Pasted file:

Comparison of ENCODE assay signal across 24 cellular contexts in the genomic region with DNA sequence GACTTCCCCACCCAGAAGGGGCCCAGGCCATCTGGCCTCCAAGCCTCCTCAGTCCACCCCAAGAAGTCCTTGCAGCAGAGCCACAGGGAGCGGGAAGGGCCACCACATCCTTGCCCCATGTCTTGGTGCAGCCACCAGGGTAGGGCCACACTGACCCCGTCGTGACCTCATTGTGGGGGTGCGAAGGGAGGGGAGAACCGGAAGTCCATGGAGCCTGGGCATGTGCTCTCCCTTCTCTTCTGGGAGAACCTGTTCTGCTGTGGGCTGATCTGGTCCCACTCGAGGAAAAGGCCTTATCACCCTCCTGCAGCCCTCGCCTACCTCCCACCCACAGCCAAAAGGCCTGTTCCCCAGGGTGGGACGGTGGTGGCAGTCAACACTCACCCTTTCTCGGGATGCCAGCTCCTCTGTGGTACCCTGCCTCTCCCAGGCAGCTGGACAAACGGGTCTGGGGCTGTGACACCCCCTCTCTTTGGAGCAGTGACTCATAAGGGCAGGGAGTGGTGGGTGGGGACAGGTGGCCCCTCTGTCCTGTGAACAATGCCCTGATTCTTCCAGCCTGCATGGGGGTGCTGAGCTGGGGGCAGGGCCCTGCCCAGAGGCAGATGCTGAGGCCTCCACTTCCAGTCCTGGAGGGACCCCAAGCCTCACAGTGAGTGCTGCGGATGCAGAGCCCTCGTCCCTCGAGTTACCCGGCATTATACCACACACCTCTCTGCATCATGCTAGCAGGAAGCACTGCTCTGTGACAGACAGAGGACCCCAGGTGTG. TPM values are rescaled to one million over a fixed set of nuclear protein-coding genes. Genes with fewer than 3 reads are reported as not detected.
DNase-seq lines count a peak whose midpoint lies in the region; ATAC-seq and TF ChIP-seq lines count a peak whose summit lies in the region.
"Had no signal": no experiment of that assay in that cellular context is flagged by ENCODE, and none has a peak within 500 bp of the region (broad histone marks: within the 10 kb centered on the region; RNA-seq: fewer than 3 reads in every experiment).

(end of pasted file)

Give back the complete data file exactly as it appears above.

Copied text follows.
Comparison of ENCODE assay signal across 24 cellular contexts in the genomic region with DNA sequence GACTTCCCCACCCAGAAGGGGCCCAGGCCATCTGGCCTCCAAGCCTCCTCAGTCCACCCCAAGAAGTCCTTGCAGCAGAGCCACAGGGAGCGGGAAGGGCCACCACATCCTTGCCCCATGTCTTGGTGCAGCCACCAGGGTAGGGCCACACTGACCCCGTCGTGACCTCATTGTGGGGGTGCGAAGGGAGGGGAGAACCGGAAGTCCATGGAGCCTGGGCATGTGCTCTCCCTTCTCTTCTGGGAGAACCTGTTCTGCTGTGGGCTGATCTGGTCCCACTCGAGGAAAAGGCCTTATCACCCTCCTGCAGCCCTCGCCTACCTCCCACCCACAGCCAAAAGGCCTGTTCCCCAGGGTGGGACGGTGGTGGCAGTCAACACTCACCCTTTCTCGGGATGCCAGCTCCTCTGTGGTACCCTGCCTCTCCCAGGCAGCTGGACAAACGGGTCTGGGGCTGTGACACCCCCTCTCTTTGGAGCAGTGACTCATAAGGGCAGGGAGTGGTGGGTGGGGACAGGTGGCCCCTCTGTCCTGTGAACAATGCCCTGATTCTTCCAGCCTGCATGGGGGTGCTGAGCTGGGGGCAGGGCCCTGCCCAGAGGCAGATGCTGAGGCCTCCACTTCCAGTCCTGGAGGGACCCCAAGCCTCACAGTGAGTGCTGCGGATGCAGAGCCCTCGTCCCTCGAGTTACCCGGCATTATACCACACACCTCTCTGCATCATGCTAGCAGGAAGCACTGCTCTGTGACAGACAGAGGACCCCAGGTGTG. TPM values are rescaled to one million over a fixed set of nuclear protein-coding genes. Genes with fewer than 3 reads are reported as not detected.
DNase-seq lines count a peak whose midpoint lies in the region; ATAC-seq and TF ChIP-seq lines count a peak whose summit lies in the region.
"Had no signal": no experiment of that assay in that cellular context is flagged by ENCODE, and none has a peak within 500 bp of the region (broad histone marks: within the 10 kb centered on the region; RNA-seq: fewer than 3 reads in every experiment).